Maureen Brand, CDPE, SFR

Broker/Manager



Frequently Asked Questions About Short Sales

"Short Sale" is a relatively new expression to many homeowners, yet this type of sale has been part of the real estate market for many years.  Unfortunately, most Realtors aren't familiar with the process, which has caused a lot of confusion in the community, with homeowners and even other Realtors.  Because I am a Certified Distressed Property Expert, I thought it would be prudent to explain and dispel some of the misunderstandings.

What Is A Short Sale?

A Short Sale is when:

  • A homeowner is authorized, by the bank, to sell for less than what is owed on the mortgage.
  • The lender authorizes or accepts the sales price as a payoff.
  • The seller avoids a credit-destroying foreclosure, and sometimes they can also avoid a deficiency judgment.

The seller won't get any money at closing, yet they will avoid the financial and emotional damage that a foreclosure can cause.  During our negotiations with the bank, we work to include a favorable wording for the forgiven debt of the mortgage, which can help the recovery of the homeowner.  And I am able to do so in many circumstances.

Why Would A Lender Agree To Lose Money?

  • A lender loses significantly more money if they have to incur the additional expenses of a foreclosure, as opposed to accepting a short sale.
  • Lenders are in the business of lending money, not owning homes.  The more money they have tied up with a property that they own, the less they have to lend out.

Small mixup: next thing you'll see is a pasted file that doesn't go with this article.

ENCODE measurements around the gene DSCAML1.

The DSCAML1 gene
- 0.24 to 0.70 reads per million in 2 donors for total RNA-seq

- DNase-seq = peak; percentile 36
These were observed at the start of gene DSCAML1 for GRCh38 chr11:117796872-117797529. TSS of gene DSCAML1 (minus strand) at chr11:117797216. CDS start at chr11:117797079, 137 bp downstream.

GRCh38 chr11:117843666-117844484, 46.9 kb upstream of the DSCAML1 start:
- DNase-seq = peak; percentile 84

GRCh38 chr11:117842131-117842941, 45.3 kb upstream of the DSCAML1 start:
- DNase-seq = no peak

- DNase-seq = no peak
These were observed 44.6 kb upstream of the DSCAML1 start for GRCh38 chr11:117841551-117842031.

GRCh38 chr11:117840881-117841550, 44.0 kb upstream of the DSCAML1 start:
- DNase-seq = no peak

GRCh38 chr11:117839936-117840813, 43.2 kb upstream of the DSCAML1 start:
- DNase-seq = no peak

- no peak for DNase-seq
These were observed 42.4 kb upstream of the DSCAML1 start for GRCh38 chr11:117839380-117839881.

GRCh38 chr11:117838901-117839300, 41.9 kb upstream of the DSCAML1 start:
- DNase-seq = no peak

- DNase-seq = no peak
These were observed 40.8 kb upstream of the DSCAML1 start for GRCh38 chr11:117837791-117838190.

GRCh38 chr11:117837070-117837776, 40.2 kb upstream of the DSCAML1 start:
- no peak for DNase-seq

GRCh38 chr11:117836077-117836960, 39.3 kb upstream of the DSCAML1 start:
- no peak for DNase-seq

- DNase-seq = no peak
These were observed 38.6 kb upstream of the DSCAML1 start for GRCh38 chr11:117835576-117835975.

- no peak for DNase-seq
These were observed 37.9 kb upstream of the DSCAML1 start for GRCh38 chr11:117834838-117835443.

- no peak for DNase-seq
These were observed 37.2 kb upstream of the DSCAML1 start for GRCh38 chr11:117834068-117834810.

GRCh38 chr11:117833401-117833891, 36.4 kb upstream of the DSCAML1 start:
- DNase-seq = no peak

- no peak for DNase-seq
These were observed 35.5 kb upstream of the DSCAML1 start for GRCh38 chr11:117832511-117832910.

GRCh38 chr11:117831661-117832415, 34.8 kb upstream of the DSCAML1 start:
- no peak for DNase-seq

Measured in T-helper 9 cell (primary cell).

How Does A Short Sale Help Me?

  • It helps you avoid a credit-destroying, and an emotionally draining foreclosure process.
  • Avoiding a foreclosure will help save your credit.  Typically a foreclosure will drop your credit score up to 300 points per loan.
  • You avoid having a foreclosure on your credit report anywhere from 10 to 15 years, which affects your future purchasing power and interest rates.
  • It could help you avoid a deficiency judgment from the lender after the foreclosure, as they try to recover their loses. 

I've Already Received My Foreclosure Notice.  Is It Too Late For A Short Sale?

  • The short answer is no.  There are a few variables, though, that can affect the foreclosure timeline.
  • A qualified Realtor, or better yet, a Certified Distressed Property Expert, can help you extend the foreclosure timeline up to 6 months, and in many circumstances up to 7 or 8 months.
  • A home sale can be done and approved, up to the day of the bank sale, or auction of the home.

I Haven't Missed Any Mortgage Payments.  Can I Still Do A Short Sale?

  • Oftentimes, the lender will not consider a short sale if there have not been any missed payments.  That issue can be overcome if we can show a compelling reason (hardship) why the payments have been made, and why the payments are going to stop in the near future.
  • We would need to show how the payments were made, and where the money came from.  If the payments were made with your credit cards, by borrowing from family members, or even if the money came from retirement accounts, as an example, it would help build the case.  This will not guarantee that the lender will accept the short sale, however, there are instances where they have done so.

How Do I Pay The Realtor Commissions, Taxes And Other Expenses Associated With A Home Sale?

  • The homeowner doesn't pay any of the expenses associated with the sale of the home, such as commissions and other closing costs.  Those expenses are paid by the lender.  They are, however, included as part of the total shortfall that the owner would be responsible for, if the bank is successful with a deficiency judgment or promissory note.
  • The bank may ask the homeowner to reduce the lender's loss by making a payment, if the homeowner has any "extra" money in savings accounts, etc., or by signing a promissory note.
  • In December 2007, President Bush signed into law, the Mortgage Forgiveness Debt Relief Act, which eliminates the capital gain income tax that used to be levied on the forgiven portion of the primary residence's sale.  The tax is still in effect for second homes, and investment properties.

To speak confidentially with Maureen Brand about your options, simply click here